Dieting is unhealthy

Filed under: Your Pregnancy, Health & Safety: Babies, Nutrition: Health

Here's the news you may have been waiting for -- dieting isn't good for you. I know I'm going to print a copy of this article for my doctor. Scientists at the University of California have completed the most thorough and comprehensive analysis of the available data ever and found this simple, and perhaps obvious, fact: dieting doesn't work.

In fact, they found that dieters actually end up heavier than when they started, more often than not. More than two-thirds put the weight right back on, raising the danger of heart attack, stroke and diabetes. "You can initially lose 5 to 10 per cent of your weight on any number of diets," notes researcher Dr. Traci Mann. "But after this honeymoon period, the weight comes back. We found that the majority of people regained all the weight, plus more. Sustained weight loss was found only in a small minority of participants, while complete weight regain was found in the majority."

As the Daily Mail notes, it could actually be worse -- since people tend to lie about their weight and may be unwilling to admit their weight has gone up again after a diet. The conclusion? Dieters maybe be worse off than had they not dieted at all. Repeated weight gain and loss can double the risk of death from heart disease. It is also linked to stroke and diabetes and makes the body more prone to infection by suppressing the immune system.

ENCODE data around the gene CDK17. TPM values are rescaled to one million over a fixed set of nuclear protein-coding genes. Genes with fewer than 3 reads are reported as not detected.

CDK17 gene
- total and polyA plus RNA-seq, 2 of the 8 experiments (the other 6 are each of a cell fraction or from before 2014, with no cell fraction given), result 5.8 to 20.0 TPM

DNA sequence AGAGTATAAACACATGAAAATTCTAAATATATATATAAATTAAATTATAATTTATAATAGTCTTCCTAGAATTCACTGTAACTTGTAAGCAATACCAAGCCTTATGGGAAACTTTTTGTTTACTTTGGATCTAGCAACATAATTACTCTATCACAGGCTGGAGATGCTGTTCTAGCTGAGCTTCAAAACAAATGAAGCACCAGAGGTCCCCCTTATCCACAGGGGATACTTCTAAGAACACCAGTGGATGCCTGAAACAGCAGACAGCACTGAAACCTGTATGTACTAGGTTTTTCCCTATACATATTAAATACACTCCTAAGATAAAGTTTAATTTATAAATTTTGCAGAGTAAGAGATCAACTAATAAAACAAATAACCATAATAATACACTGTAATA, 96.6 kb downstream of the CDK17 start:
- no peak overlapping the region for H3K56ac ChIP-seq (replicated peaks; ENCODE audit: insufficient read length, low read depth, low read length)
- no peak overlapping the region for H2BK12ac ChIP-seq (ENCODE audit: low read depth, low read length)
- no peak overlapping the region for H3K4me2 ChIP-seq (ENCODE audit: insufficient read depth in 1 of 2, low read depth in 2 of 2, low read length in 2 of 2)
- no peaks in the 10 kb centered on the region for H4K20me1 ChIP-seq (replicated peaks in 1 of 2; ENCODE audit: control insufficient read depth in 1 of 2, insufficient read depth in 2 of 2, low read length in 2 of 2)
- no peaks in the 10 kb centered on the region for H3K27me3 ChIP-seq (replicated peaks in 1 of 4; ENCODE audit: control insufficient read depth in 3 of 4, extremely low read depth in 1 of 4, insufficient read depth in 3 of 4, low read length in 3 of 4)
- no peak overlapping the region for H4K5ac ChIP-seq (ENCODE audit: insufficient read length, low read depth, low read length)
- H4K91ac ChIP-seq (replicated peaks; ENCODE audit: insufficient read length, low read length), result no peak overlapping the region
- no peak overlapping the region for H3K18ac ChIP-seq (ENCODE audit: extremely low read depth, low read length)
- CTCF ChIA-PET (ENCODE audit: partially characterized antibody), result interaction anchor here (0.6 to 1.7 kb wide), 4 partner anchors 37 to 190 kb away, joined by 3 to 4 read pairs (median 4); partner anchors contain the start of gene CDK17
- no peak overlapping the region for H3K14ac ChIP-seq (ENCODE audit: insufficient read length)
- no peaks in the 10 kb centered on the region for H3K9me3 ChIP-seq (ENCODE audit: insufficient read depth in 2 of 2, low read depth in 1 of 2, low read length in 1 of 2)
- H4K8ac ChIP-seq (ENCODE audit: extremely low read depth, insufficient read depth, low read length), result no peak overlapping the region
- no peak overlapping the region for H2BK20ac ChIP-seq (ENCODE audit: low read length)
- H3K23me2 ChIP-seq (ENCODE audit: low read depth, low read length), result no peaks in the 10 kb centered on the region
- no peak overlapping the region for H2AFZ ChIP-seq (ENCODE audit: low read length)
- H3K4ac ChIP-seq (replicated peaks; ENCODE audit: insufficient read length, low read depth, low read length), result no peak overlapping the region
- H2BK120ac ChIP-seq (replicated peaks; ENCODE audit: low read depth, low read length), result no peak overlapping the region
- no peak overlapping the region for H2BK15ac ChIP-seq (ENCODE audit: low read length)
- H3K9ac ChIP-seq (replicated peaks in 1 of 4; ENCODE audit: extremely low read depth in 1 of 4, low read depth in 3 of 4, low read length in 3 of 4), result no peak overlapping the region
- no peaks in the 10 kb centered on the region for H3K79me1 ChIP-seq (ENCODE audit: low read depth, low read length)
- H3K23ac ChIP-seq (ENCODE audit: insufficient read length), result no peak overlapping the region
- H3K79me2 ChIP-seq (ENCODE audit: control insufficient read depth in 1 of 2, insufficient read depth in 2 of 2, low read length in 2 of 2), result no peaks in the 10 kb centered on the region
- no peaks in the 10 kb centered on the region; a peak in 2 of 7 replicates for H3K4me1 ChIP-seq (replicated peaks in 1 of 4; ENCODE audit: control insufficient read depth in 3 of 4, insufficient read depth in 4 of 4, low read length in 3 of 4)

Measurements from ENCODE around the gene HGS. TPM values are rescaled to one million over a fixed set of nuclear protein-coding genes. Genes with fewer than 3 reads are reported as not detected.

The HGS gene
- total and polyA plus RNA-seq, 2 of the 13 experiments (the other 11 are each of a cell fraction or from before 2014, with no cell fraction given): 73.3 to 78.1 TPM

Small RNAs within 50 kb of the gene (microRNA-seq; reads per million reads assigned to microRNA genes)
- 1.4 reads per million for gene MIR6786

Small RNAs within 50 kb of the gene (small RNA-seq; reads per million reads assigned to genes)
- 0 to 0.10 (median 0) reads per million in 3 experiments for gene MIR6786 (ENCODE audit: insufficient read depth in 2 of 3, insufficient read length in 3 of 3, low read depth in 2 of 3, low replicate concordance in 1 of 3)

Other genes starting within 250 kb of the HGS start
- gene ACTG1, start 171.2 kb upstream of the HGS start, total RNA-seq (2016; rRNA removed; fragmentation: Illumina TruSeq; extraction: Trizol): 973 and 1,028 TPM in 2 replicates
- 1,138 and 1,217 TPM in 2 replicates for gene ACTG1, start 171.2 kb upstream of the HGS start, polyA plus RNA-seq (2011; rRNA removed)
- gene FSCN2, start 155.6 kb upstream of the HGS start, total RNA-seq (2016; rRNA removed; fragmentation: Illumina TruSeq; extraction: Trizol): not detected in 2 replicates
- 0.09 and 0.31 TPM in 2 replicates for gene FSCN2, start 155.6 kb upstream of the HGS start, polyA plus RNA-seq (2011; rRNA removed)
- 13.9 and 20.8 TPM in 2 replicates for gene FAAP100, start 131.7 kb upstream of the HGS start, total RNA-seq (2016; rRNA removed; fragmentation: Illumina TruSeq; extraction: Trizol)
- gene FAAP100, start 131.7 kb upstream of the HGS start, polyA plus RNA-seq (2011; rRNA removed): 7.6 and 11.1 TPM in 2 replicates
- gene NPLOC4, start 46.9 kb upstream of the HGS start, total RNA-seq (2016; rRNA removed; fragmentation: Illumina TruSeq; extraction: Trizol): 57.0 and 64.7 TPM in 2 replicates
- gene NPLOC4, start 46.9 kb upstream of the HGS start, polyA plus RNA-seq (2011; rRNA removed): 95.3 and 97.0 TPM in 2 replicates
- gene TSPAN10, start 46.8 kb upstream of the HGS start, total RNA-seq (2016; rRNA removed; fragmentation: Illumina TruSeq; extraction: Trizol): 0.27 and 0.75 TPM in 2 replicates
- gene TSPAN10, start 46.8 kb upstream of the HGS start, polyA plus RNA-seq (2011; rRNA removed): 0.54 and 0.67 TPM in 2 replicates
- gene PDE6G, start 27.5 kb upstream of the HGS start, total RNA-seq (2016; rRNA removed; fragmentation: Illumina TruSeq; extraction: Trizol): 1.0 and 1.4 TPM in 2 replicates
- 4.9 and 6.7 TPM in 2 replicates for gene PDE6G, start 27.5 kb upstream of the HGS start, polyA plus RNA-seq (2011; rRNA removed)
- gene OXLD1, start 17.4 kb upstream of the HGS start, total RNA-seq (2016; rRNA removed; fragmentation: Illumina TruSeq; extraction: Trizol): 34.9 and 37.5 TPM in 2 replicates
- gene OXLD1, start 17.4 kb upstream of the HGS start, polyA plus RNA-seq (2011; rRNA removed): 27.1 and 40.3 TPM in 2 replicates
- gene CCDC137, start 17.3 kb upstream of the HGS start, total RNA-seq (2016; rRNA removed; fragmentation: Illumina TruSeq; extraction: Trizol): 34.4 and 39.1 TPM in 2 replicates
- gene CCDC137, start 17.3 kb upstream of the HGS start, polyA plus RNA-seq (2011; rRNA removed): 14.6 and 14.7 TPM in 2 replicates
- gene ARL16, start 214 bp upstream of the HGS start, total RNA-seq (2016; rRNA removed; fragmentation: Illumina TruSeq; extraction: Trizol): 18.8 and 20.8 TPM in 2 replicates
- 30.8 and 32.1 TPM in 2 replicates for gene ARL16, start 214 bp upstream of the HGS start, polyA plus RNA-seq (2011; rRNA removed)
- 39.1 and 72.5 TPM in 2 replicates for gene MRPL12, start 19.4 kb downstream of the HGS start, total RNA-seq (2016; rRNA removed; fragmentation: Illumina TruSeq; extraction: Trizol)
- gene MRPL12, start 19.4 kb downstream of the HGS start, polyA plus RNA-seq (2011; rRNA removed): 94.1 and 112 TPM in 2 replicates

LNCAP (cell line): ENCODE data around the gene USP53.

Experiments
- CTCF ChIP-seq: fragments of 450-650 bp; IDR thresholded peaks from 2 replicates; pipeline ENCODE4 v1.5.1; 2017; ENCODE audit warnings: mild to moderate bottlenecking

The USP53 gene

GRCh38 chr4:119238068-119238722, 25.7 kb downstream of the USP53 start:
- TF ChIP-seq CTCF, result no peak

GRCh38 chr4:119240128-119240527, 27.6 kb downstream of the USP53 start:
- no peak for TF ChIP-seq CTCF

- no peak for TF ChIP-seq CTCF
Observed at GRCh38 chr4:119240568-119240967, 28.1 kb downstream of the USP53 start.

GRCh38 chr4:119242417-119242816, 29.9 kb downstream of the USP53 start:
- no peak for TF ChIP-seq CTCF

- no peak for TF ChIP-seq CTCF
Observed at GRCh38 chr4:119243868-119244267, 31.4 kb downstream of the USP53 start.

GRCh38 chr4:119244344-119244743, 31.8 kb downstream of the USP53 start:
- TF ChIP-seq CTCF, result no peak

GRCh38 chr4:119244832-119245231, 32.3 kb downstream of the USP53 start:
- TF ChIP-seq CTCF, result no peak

"We decided to dig up and analyse every study that followed people on diets for two to five years. We concluded most of them would have been better off not going on the diet at all," said Dr. Mann. "Their weight would have been pretty much the same, and their bodies would not suffer the wear and tear from losing weight and gaining it all back. The benefits of dieting are simply too small and the potential harms of dieting are too large for it to be recommended as a safe and effective treatment for obesity."

Unfortunately, it's not all good news for those of us who dread dieting. "Exercise may well be the key factor leading to sustained weight loss," says Dr. Mann. "Studies consistently find that people who report the most exercise also have the most weight loss."

Dr. Beckie Lang, of the Association for the Study of Obesity, summed it up succinctly: "Maintaining a healthy weight isn't about going on a diet and coming off a diet when you reach your target weight. It is about adopting skills that change your eating habits for life." Oh well. I guess I better start becoming better acquainted with the old exercise bike.

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AdviceMama Says:
Start by teaching him that it is safe to do so.